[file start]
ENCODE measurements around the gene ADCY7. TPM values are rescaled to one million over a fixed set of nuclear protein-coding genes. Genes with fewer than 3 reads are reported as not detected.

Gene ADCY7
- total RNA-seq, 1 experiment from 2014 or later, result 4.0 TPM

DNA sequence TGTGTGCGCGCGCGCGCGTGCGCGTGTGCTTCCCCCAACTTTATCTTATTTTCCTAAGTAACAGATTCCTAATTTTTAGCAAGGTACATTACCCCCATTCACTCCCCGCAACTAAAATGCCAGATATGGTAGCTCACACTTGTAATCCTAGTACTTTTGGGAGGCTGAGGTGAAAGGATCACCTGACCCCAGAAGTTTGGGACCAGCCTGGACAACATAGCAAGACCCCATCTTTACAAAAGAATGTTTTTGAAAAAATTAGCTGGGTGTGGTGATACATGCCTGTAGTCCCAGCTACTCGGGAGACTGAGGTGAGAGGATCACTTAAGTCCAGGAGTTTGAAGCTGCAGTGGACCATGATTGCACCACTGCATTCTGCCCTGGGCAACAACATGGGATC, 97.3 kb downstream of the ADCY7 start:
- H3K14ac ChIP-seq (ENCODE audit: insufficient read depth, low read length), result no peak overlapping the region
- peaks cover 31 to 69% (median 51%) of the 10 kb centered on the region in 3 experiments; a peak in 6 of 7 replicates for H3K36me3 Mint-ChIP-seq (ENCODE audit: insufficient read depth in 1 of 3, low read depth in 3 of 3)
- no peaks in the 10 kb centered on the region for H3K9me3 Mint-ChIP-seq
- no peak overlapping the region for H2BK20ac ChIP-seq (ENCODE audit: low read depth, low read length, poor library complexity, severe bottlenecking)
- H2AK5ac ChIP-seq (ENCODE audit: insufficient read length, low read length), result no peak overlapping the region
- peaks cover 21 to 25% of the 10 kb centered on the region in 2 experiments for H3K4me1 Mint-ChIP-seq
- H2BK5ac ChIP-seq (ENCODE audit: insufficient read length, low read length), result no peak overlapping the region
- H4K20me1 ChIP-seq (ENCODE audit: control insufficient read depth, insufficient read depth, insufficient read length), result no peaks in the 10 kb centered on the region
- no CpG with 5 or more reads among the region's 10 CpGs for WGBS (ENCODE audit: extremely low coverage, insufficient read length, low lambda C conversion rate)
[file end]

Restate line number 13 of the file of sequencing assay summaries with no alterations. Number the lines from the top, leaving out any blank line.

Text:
- no CpG with 5 or more reads among the region's 10 CpGs for WGBS (ENCODE audit: extremely low coverage, insufficient read length, low lambda C conversion rate)